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    #1

    disconnection

    Is this sentence phrased well? Is the word "disconnection" in place?


    Although nation A takes the liberty to slam nation B, humiliate it and provoke against it, nation A would not go so far as to bring about an irreversible disconnection from nation B.

  1. emsr2d2's Avatar
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    #2

    Re: disconnection

    Quote Originally Posted by motico View Post
    Is this sentence phrased well? Is the word "disconnection" in place?


    Although nation A takes the liberty to slam nation B, humiliate it and provoke against it, nation A would not go so far as to bring about an irreversible disconnection from nation B.
    Do you mean disconnection as in absolutely cutting off all ties with nation B?

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    #3

    Re: disconnection

    Yes.

  2. BobK's Avatar
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    #4

    Re: disconnection

    Incidentally, you don't 'provoke against' anything. You provoke sb to do sth, or you behave provocatively towards them [not against].

    A useful collocation for such a 'disconnection' is 'break off/sever* relations/ties'.

    Note, only one e; pronounced /'sevǝ/

    b

    PS I've just noticed: 'takes the liberty to slam' sounds very odd on two counts - perhaps three:

    • You 'take the liberty of doing sth'
    • 'Slam' sounds very unusual, with 'nation' as an object
    • 'Taking liberties', or 'taking the liberty' are acts of social reprehensibility: for example, kissing someone like a long-lost friend when you've only just met them is 'taking a liberty'.
    Last edited by BobK; 08-Aug-2010 at 11:49. Reason: Added PS

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    #5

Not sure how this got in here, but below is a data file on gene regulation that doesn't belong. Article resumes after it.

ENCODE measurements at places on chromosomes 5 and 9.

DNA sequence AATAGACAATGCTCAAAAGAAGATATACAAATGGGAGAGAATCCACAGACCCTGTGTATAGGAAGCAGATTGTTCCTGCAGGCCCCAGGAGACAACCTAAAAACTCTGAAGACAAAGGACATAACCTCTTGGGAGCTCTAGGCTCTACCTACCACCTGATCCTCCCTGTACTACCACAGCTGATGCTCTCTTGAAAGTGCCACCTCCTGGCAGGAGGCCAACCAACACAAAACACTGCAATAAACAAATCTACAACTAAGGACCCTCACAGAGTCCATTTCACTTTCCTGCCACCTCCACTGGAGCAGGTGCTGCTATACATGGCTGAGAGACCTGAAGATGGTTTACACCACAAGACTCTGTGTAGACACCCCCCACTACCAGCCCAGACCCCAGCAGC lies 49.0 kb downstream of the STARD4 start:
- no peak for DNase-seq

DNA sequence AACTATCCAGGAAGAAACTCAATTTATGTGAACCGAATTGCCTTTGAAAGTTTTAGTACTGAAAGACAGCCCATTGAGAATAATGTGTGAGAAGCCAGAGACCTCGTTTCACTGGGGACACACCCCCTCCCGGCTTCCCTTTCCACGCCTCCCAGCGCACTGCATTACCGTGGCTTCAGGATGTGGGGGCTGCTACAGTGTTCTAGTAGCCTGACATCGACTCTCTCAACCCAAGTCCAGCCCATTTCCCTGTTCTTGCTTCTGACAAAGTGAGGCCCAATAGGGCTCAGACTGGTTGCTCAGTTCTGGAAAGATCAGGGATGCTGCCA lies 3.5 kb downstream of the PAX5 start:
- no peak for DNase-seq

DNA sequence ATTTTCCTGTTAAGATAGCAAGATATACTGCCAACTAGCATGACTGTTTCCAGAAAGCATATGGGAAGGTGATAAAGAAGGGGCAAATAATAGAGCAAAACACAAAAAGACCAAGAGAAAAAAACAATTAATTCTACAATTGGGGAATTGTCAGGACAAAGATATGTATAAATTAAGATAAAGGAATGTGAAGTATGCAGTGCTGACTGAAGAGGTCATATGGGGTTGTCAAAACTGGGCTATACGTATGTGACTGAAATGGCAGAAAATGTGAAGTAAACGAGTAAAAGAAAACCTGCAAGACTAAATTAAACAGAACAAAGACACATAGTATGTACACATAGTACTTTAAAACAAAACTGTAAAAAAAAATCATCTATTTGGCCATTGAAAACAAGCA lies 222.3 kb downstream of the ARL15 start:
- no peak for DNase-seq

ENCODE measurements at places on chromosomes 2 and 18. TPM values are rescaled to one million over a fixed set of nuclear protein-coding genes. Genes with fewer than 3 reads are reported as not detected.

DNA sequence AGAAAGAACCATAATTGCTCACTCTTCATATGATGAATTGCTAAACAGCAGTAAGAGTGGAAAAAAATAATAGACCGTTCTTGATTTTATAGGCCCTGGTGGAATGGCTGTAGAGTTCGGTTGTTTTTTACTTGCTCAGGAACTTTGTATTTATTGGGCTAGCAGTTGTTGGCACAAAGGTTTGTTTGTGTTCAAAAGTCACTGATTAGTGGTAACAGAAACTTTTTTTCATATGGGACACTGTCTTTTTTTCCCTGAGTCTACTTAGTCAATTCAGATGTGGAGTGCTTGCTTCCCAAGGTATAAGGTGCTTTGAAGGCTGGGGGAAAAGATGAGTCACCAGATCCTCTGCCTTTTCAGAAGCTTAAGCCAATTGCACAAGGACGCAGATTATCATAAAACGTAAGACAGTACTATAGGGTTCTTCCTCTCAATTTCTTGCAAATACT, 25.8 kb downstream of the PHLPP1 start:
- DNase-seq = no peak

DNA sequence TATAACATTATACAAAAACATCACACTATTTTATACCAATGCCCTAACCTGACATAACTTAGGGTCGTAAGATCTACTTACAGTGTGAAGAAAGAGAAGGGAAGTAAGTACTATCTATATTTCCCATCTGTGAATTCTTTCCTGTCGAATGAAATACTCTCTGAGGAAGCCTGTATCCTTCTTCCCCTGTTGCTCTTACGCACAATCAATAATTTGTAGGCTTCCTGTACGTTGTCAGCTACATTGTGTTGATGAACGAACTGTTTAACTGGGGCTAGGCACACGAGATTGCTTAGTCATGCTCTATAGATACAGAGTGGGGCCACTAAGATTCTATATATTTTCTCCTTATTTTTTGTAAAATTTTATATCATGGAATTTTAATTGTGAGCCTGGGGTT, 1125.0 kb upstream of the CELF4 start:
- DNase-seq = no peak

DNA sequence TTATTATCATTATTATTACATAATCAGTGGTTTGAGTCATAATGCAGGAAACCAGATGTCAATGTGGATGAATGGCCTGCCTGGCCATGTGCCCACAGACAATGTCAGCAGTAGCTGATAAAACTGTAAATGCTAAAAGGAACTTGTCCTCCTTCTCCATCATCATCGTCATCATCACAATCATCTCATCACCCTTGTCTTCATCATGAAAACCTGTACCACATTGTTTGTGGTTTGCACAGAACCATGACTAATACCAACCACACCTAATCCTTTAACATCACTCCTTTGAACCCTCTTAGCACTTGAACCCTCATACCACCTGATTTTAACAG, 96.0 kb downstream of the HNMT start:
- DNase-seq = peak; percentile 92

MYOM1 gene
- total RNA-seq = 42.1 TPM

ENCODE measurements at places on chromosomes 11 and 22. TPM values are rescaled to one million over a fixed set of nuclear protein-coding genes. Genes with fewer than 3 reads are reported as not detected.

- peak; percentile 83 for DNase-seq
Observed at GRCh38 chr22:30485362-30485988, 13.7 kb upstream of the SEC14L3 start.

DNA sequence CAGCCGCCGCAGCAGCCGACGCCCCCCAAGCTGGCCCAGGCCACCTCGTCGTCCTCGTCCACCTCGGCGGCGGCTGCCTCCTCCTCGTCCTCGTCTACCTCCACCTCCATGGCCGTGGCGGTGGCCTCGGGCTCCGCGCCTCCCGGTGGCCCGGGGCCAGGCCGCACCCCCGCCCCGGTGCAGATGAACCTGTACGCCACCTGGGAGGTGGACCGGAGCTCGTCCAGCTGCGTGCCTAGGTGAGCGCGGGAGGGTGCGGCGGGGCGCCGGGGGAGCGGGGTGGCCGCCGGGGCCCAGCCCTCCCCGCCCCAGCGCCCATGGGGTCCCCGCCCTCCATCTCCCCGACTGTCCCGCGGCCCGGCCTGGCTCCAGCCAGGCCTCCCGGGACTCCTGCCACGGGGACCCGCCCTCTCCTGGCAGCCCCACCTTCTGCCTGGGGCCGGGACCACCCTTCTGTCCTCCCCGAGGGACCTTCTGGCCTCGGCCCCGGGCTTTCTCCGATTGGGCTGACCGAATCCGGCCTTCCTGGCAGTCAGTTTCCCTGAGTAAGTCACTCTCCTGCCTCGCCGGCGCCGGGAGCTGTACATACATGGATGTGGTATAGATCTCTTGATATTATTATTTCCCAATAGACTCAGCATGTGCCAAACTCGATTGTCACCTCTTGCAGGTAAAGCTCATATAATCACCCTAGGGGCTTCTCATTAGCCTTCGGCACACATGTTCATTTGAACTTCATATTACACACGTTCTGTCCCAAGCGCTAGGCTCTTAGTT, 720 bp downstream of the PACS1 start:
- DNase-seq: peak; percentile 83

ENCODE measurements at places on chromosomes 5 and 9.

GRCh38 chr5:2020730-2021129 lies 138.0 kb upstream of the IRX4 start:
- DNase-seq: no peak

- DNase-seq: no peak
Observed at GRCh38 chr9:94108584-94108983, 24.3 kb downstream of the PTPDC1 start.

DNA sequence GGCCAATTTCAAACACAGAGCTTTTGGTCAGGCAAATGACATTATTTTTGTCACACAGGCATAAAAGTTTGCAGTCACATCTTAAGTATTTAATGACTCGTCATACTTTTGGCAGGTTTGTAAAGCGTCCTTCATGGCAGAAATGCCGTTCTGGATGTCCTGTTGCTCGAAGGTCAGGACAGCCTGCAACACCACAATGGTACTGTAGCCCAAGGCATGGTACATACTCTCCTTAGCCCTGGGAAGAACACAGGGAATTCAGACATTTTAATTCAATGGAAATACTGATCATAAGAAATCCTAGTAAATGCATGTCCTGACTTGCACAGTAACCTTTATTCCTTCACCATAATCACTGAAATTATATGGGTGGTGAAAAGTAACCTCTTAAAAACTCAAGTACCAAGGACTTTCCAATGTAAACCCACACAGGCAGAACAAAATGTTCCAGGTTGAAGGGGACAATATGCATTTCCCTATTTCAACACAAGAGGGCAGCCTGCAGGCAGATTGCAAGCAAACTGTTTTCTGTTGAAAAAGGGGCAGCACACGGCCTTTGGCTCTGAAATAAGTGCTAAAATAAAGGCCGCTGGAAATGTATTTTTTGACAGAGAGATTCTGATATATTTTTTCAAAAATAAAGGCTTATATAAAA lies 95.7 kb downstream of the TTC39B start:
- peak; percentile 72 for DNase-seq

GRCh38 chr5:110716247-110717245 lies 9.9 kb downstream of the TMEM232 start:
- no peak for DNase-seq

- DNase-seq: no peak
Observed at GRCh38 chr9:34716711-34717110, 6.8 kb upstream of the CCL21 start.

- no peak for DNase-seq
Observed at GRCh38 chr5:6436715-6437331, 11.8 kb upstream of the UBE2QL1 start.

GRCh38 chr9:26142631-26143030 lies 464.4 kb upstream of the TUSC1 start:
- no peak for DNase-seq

Re: disconnection

    Quote Originally Posted by BobK View Post
    Incidentally, you don't 'provoke against' anything. You provoke sb to do sth, or you behave provocatively towards them [not against].

    A useful collocation for such a 'disconnection' is 'break off/sever* relations/ties'.

    Note, only one e; pronounced /'sevǝ/

    b

    PS I've just noticed: 'takes the liberty to slam' sounds very odd on two counts - perhaps three:

    • You 'take the liberty of doing sth'
    • 'Slam' sounds very unusual, with 'nation' as an object
    • 'Taking liberties', or 'taking the liberty' are acts of social reprehensibility: for example, kissing someone like a long-lost friend when you've only just met them is 'taking a liberty'.
    Please, tell me if this version is better:

    Although nation A allows itself to criticize severely nation B, humiliate it and incite against it, nation A would not go so far as to cut off all ties with nation B.

  3. emsr2d2's Avatar
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    #6

    Re: disconnection

    Quote Originally Posted by motico View Post
    Please, tell me if this version is better:

    Although nation A allows itself to strongly criticize severely nation B, humiliate it and incite ... against it, nation A would not go so far as to cut off all ties with nation B.
    You need a noun after "incite". For example "to incite hatred". You don't simply "incite against..."

    I'm also not sure about "Nation A allows itself..." A nation cannot allow anything, it's an inanimate object. It's the people/politicians etc who actually criticise something, who could be considered Nation A. I've left it in for now.

    Perhaps:

    Although Nation A often criticises Nation B very strongly, and incites hatred towards it, Nation A would not go so far as to sever all ties with Nation B.

  4. BobK's Avatar
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    #7

    Re: disconnection

    Quote Originally Posted by motico View Post
    Please, tell me if this version is better:

    Although nation A allows itself to criticize nation B severely [note new position] , humiliate it and incite against it, nation A would not go so far as to cut off all ties with nation B.
    It's an improvement, and fine after the comma! But - in Br Eng at least - You "incite <noun>" (ex: violence, hatred...), or you "incite sb to do sth".

    b

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